Here’s the breakdown of what’s on each disc, per Red House:
The anthology will include a 32-page booklet with photos and liner notes. Here’s a taste of what Glover had to say for the collection: “To me he was a brother from another family – the family of sound. He brought a vitality to the blues that the scholars who’d been on the scene couldn’t muster.”
Ray died on Thanksgiving Day in 2002. Click here for the story we ran at the time on Koerner, Ray & Glover’s legacy, which was in the works at the time of his passing.
Red House is helping organize a release party at the Minnesota History Center on Nov. 9 with performers yet to be announced (details here).
With fervor building over the remade Replacements’ one and only hometown show Sept. 13 at Midway Stadium, many local scenesters are making sure the band’s former guitarist Bob “Slim” Dunlap doesn’t get lost amid the hubbub with a series of tributes/fundraisers.
Dunlap’s mounting medical bills from a severe stroke were what first spawned the Replacements rebirth last year in the form of the “Songs for Slim” EP. The beloved singer/songwriter/guitarist and former First Ave janitor is still bed-ridden and receiving care at his home in south Minneapolis, where he just marked his 63rd birthday last week.
First up is “Kinda Like Some Artists: The Replacements Poster Show,” a charity art sale and musical tribute happening Sunday in downtown St. Paul at the Hamilton Ink Spot space and the nearby Amsterdam Bar & Hall. Twenty locally rooted graphic artists have designed posters to commemorate the Midway Stadium show, including the Aesthetic Apparatus crew, Kii Arens, Tom Hazelmyer and Sam Anderson. The sale starts at 4 p.m. at Hamilton Ink, 375 Wabasha St. N. The music at the Amsterdam – mostly Replacements tunes and Dunlap’s solo material -- will kick off at 7 p.m. and run all night with performers including Curtiss A, Crossing Guards, St. Dominic’s Trio, Sons of Gloria, Doug Collins & the Receptionists, Pocket Genius and more.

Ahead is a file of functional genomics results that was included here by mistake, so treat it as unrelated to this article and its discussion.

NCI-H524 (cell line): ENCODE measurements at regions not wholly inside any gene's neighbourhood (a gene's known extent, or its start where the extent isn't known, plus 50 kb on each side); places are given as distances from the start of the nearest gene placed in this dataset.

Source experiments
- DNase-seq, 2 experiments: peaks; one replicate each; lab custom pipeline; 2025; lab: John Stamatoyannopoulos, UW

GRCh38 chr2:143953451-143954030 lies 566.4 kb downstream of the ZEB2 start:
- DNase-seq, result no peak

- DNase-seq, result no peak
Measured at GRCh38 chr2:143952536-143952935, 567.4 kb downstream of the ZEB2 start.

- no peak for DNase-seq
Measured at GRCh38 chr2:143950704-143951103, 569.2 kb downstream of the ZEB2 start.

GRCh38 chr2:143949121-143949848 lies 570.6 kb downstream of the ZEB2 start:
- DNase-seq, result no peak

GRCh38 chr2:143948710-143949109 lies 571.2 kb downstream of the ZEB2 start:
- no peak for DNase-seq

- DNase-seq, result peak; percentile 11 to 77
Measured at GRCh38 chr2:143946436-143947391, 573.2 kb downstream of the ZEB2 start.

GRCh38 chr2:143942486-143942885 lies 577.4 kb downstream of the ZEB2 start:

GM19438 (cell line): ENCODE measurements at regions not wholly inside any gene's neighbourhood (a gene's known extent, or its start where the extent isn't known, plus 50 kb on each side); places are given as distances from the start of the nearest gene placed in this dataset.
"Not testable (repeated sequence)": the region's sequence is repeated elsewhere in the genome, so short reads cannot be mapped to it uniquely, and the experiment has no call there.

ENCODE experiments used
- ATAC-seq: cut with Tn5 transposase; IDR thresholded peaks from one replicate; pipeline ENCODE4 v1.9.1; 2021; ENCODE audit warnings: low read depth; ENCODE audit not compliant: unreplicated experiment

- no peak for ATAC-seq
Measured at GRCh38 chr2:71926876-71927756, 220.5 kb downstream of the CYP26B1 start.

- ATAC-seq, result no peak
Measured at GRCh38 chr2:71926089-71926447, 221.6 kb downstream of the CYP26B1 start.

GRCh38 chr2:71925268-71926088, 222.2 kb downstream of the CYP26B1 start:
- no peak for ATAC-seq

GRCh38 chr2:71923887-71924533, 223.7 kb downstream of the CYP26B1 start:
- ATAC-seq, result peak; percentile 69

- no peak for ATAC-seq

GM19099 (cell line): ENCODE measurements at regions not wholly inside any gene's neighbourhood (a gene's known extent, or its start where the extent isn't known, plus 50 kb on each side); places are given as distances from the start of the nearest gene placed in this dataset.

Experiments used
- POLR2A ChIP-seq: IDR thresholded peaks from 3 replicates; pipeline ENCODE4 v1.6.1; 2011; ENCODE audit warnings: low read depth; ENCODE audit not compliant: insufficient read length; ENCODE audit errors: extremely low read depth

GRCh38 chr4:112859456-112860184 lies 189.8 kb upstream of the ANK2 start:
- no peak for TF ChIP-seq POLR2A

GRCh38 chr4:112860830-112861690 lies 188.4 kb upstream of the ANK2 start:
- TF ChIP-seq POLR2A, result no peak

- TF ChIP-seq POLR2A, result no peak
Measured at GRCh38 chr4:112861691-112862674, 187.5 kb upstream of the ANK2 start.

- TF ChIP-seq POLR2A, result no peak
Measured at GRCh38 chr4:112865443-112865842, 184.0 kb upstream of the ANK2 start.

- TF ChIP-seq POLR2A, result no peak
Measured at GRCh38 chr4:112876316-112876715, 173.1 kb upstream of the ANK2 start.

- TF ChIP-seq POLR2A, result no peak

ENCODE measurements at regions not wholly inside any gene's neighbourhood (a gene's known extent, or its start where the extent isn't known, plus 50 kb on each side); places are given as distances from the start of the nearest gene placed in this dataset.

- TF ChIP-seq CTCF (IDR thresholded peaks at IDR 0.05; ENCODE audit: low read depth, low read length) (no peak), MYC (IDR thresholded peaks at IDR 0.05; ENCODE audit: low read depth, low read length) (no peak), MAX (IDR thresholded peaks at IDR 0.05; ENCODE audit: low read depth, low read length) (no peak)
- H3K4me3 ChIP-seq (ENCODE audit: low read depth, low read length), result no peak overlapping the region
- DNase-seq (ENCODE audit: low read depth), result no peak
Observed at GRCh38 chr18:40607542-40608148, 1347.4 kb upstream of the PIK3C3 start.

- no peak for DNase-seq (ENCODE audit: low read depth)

On the eve of the Midway Stadium gig, Sept. 12, the Parkway Theater will host another multi-faceted show, “We Can’t Hardly Wait: A Slim Dunlap Benefit,” featuring an edited-down screening of the fan documentary “Color Me Obsessed: A Film About the Replacements” and another live tribute. Performers have not been named yet, but co-organizer Jon Clifford of Hi-Fi Hair & Records’ also promised “a slew of our local heroes”